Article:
ShaSha Navazesh considers himself to be more of an artisan than a businessman. As the owner of Toronto’s ShaSha Bread Co., he believes making organic bread is closer to being a craft or an art then a money-making venture. Nevertheless, practising his craft has clearly become a lucrative business. Since incorporating the company in January 1999, sales already exceed $1 million per year, as Navazesh’s all-natural products have found their way into approximately 150 retail stores in the Toronto area, as well as a number of upscale Toronto establishments such as the Rosewater Supper Club, Wildfire Grille, Four Seasons Hotel and the Delta Chelsea.

Before entering the bread business, Navazesh- who immigrated to Canada 14 years ago after living in a number of countries, including Azerbaijan and England- had worked as a chef for a number of years. He learned to cook in Europe, but decided to hone his skills at Toronto’s George Brown College, graduating in 1991 from the bakery department. His first job following graduation wasn’t actually as a baker, however he became a sous chef at Toronto’s La Marquette. He then helped open the Brass Taps restaurant/pub chain in 1992 as a “chef consultant”, followed by consulting jobs for several other Toronto restaurants. But his love of baking never diminished, and eventually he felt the need to devote his life to bread
“I find making bread to be inspiring; it gives me a lot of satisfaction,” says the 40-year old baker, who describes himself as “passionate” about the topic. Growing up in the mountains of Azerbaijan, he says that sitting down to a good meal with the family and friends was always extremely important, and “bread was the cornerstone of every meal.” This philosophy is at the core of why he focuses so much on high quality, healthy ingredients in his business. “I like to take the bread home with me and feed it to my family,” he says. “So if I’m going to do it, I’m going to do it right.”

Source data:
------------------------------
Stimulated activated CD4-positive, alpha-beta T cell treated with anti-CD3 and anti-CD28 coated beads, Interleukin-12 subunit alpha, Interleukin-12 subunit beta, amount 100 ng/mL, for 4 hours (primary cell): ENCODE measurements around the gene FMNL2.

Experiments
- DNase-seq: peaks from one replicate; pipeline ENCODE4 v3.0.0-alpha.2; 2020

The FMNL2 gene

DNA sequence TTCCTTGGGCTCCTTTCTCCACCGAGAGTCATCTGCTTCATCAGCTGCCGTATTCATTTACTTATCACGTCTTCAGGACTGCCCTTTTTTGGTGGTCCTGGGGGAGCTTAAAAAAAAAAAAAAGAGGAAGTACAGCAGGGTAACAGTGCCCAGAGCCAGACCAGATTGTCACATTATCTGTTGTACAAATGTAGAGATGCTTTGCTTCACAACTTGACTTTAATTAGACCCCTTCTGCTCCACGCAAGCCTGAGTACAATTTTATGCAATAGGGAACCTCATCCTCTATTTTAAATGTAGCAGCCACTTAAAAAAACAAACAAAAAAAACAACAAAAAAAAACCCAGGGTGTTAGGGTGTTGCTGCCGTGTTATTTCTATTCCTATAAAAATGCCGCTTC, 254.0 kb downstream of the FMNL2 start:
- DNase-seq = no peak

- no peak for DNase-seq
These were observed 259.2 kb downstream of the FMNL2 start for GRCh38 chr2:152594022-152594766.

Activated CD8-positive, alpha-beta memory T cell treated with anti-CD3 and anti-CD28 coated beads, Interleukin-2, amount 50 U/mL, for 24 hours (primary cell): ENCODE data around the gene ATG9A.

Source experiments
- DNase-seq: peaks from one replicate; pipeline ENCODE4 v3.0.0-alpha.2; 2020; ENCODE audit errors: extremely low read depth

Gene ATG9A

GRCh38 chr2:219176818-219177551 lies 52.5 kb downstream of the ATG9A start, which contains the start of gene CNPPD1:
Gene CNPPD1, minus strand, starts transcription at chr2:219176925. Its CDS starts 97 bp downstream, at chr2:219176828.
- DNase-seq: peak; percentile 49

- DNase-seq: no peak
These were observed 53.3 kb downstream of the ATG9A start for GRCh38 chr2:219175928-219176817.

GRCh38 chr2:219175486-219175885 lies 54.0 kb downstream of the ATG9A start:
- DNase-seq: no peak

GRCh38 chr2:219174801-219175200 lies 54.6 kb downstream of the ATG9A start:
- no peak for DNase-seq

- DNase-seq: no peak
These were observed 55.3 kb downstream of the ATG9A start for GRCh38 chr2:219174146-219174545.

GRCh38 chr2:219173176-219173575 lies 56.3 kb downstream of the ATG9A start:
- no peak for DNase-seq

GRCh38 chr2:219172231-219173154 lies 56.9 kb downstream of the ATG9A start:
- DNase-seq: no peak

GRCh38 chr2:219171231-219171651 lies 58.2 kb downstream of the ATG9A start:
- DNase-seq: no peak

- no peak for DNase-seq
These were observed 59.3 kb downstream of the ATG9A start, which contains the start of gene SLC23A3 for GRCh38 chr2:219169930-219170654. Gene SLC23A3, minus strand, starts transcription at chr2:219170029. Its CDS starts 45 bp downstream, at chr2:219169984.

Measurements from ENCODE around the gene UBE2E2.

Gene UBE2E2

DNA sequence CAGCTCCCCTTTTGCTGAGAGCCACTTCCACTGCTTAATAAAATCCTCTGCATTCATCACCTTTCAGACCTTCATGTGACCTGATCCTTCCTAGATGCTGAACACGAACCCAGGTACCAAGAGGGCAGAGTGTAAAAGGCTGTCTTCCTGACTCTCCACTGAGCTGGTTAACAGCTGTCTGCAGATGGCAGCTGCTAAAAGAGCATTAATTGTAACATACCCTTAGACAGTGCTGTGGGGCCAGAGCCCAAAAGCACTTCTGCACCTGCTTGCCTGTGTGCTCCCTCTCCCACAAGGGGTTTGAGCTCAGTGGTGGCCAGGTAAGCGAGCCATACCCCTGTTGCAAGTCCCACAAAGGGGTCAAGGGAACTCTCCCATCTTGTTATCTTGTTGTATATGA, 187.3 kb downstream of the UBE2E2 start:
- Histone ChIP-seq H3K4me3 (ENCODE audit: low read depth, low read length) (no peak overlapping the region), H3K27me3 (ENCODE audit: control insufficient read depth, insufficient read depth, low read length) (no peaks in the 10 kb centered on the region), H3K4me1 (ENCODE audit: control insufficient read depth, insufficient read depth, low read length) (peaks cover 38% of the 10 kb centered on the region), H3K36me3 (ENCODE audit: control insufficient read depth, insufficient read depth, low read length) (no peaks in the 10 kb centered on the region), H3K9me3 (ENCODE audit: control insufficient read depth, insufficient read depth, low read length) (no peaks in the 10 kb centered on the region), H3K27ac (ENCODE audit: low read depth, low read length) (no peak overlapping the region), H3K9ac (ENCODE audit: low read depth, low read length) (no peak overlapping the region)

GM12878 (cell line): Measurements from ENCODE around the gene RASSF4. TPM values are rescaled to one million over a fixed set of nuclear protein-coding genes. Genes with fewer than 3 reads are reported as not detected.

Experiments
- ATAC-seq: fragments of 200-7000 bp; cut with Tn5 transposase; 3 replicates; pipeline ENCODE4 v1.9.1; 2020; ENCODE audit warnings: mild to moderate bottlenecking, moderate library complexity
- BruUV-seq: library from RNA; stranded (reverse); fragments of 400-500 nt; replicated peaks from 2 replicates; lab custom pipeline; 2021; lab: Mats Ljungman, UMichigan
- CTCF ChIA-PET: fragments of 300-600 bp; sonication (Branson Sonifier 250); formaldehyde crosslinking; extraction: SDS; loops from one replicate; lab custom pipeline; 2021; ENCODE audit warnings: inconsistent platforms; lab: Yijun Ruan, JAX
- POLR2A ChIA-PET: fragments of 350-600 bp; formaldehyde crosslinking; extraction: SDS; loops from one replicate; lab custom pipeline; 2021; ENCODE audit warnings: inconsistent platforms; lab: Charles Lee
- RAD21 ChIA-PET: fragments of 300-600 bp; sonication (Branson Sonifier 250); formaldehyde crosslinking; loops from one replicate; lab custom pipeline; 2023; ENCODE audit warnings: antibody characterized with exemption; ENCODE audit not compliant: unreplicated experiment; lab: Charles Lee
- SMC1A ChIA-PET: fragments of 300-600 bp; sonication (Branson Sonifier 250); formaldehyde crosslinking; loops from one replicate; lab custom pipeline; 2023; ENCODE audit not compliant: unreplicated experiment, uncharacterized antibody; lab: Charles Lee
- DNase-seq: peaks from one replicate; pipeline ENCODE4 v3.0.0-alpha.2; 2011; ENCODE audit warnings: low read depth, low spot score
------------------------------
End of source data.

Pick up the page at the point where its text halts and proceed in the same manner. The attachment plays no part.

“I find making Bread to be inspiring: it gives me a lot of satisfaction “ Navazesh’s idea of “doing it right”, is baking wholesome, all natural sourdough bread. He feels very strongly about the benefits of the sourdough technique, explaining that with the sourdough, a “symbiotic culture” of lactobacilli and wild fungi is used for leavening, unlike the regular method of bread-baking, in which commercial bakers yeast is used. While baker’s yeast allows a quick-rising action, the fermentation time isn’t long enough to produce any beneficial lactic acid. The sourdough method is the only natural bacteria activity to boost lactic levels, greatly contributing to nutrition, digestibility, moisture and flavour, according to Navazesh.

The company also sprouts its own organic grains for its bread products, “We’re one of the only (suppliers) in Ontario that sprouts grain,” says Navazesh, who stresses that using live sprouted grain is very beneficial for the human body. With this method, live grain kernels are soaked until they release enzymes that cause the living kernels to sprout, which in turn releases all the nutrients stored in the whole grain. Navazesh says bread made from sprouted grain is richer in protein, vitamins, minerals and enzymes.

Among ShaSha’s sprouted grain breads is the “Ezekiel” bread, a popular re-created version of an ancient biblical bread (based on the recipes God gave Ezekiel in Ezekiel 4:9). Using sprouted wheat, spelt, lentils, soybeans, millet and barley, this bread provides eights essential amino acids, making it a high source of protein.

The company’s bread offerings also include Spelt and Kamut Bread (ideal for those who can’t eat wheat), Multi-Grain Bread, Organic Canadian Wheat Bread, a nine-inch Spelt and Kamut Pizza Crust, Armenian Lavash (a yeast free flatbread made no oil and sugar) and Sesame Rice Sticks. On the retail market, bread loaves typically sell for between $3 and $5, which often works out to be between 100 and 150 per cent more than most regular retail breads.

On the foodservice side, however, Navazesh says prices are comparable to other breads. The company offers several products created especially for foodservice, including the Clustered Panini (a dome-shaped Panini consisting of 36 buns stuck together), Pan Rustica buns, and the Mini Baguette- a 90-per-cent ready baked loaf. With this product, the remainder of the baking is done by the restaurants themselves, allowing for the freshly baked look and smell. Prices for restaurants are negotiated between Shasha and the individual establishment,

With ShaSha bread selling so well, one might think that Navazesh- whose company currently employs 16 staff members- would have major expansion plans. But Navazesh has no plan to increase his manufacturing capacity. “A sourdough bakery can’s go on mass production,” he explains. He will, however, consider expanding the bakery’s reach a little further beyond Toronto’s boundaries, and is already starting to send frozen products as a far as Ottawa.